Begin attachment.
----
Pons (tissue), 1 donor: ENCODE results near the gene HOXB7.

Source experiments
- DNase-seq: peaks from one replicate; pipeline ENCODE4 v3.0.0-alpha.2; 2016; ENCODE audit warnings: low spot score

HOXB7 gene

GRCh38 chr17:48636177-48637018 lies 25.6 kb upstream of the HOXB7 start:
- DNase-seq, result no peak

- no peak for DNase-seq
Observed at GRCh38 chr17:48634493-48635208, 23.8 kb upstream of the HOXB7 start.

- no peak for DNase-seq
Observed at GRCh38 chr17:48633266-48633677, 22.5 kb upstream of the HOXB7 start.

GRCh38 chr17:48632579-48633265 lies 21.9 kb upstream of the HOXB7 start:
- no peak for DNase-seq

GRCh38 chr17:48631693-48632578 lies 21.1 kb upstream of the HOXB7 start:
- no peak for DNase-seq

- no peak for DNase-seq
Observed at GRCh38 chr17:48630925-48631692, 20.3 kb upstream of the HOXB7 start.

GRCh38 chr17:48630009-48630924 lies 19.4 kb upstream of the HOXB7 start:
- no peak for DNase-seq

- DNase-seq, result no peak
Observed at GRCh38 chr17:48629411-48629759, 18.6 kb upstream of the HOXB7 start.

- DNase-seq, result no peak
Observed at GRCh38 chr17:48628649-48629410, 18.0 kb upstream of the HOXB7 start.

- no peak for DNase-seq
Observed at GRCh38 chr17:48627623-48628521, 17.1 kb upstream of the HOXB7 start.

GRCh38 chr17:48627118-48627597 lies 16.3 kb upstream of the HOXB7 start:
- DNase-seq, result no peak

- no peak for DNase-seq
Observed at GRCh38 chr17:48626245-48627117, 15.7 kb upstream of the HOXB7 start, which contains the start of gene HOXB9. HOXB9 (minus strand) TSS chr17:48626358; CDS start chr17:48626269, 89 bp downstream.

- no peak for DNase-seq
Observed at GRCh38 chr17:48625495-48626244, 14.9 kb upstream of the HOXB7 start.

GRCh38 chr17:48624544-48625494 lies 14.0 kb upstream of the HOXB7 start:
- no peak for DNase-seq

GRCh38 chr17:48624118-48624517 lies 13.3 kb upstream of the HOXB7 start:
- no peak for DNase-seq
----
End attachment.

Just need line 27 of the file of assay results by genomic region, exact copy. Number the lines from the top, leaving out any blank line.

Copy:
- no peak for DNase-seq